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Fair-trade coffee: not worth a hill of beans

It's a noble cause, but it's a bad deal for coffee growers.

By Gene Callahan / August 8, 2008

Fair-trade coffee is everywhere. Starbucks and Dunkin' Donuts – even Wal-Mart – proudly feature beans they bought at a higher, "fair" price that pays growers a living wage. You get good coffee. Farmers get out of poverty. Corporations get goodwill. Everyone wins, right?

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Actually, fair trade is a bad deal. The intention is noble enough, but the impact on human lives is tragic. Instead of lifting exploited farmers out of debt and poverty, fair trade tends to diminish their prospects and hurt overall economic development.

The problem with fair trade is the problem with just about every so-called progressive economic policy: it ignores the laws of supply and demand.

Say you live in Colombia. You know demand for Colombian coffee is high. Should you become a coffee farmer? You might, if other coffee farmers were making a profit. If they weren't, you'd conclude there are too many farmers already and pursue a more promising line of work.

That's one critical function of prices and profits: They steer all of us – from the poorest farmer to the richest CEO – to pursue the most productive use of our energy. And that's what makes fair-trade coffee so misguided.

If there were just 10 small coffee growers worldwide, the price per pound of beans would be astronomical, and many people would rush to become coffee farmers. The current market price is "low" by comparison because there are already so many growers competing. By paying more than the market price for coffee – the authentically fair price – fair traders send a signal to people in developing countries to join an already overcrowded field.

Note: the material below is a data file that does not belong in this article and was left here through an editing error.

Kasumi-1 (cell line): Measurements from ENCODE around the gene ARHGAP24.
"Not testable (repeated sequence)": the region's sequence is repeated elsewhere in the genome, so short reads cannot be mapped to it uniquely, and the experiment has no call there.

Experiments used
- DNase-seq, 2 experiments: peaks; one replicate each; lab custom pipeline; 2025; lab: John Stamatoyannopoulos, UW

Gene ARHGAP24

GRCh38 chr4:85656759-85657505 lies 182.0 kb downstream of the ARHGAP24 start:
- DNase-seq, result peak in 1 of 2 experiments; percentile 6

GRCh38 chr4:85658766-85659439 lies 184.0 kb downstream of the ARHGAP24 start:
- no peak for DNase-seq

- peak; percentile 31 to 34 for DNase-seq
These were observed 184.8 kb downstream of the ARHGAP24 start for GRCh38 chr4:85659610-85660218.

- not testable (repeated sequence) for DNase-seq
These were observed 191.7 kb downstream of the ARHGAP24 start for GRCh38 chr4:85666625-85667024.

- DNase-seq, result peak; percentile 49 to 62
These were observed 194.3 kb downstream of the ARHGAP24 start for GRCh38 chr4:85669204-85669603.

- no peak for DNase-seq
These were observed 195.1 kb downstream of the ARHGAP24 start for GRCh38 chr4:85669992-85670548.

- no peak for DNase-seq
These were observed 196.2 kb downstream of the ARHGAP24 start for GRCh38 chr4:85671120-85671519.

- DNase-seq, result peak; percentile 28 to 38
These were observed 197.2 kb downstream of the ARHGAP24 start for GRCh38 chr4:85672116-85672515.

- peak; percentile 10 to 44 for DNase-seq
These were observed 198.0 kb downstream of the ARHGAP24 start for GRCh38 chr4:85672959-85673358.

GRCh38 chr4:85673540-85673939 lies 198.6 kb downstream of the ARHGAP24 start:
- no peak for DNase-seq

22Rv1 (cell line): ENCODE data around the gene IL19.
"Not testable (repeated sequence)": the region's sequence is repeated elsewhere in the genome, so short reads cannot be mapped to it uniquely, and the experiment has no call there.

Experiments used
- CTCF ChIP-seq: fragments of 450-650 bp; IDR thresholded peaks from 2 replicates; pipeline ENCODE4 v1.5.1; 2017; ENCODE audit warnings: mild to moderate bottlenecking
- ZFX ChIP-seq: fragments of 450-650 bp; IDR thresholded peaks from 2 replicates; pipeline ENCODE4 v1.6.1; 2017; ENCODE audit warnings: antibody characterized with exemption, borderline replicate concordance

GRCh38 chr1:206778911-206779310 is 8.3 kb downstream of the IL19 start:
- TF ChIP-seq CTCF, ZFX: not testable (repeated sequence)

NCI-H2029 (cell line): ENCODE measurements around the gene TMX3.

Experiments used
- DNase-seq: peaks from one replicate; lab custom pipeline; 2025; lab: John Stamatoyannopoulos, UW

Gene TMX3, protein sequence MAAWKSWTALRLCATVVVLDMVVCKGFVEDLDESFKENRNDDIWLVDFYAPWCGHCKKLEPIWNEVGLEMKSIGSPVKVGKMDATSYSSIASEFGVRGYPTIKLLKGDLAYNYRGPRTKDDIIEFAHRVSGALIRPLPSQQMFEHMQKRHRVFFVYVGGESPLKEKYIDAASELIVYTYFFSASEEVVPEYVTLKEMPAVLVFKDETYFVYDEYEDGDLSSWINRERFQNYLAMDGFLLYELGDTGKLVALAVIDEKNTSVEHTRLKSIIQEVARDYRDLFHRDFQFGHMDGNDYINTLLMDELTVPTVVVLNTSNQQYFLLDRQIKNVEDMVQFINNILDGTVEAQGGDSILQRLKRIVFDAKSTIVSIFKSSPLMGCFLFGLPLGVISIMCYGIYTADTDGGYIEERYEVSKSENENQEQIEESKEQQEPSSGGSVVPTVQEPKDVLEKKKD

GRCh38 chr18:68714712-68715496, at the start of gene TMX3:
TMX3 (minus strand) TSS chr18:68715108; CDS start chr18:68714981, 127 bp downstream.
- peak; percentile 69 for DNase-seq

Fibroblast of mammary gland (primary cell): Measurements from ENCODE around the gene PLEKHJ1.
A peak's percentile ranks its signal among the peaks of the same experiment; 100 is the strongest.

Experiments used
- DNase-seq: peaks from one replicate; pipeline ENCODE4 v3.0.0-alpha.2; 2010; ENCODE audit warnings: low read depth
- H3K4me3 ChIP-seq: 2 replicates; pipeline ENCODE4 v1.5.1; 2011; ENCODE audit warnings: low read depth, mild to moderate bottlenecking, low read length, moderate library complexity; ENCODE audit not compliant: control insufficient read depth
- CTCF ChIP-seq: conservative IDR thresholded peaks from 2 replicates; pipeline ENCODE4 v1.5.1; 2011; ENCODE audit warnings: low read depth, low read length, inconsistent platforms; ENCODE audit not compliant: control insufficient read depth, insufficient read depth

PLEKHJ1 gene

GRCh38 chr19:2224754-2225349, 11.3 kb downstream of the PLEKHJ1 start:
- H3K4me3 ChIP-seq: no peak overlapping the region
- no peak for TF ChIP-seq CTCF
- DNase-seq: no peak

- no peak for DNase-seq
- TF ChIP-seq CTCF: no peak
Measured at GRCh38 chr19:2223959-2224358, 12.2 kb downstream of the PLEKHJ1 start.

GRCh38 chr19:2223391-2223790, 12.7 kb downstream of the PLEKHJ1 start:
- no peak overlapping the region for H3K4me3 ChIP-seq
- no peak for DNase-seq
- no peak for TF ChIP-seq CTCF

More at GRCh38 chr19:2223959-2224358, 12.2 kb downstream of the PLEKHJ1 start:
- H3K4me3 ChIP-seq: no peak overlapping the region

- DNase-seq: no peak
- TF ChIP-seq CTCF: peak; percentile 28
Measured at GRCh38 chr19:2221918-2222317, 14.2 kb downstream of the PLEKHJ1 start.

In doing so, they artificially lure them away from perusing better-paying jobs that would enrich the diversity of a developing country's economy. A caffeinated price means more growers, more land destruction, more dependency on a single cash crop. It's a subsidy that undercuts the very sustainability fair traders want to promote.

Yet fair traders evidently believe that growers who cannot make a profit at the market price ought to be helped to stay in business anyway.

Advising struggling coffee farmers simply to abandon their trade and find another way to make a living may seem flippant and heartless. Yet continuing to operate a money-losing business in the absence of a scheme that could reverse its fortunes merely makes one's financial predicament worse. People who persist in a money-losing occupation are free to do so – but they're not entitled to be supported in that obstinacy by the rest of society.

In a free society and a free market, all capable adults must pull their own weight. Why should coffee growers be exempt?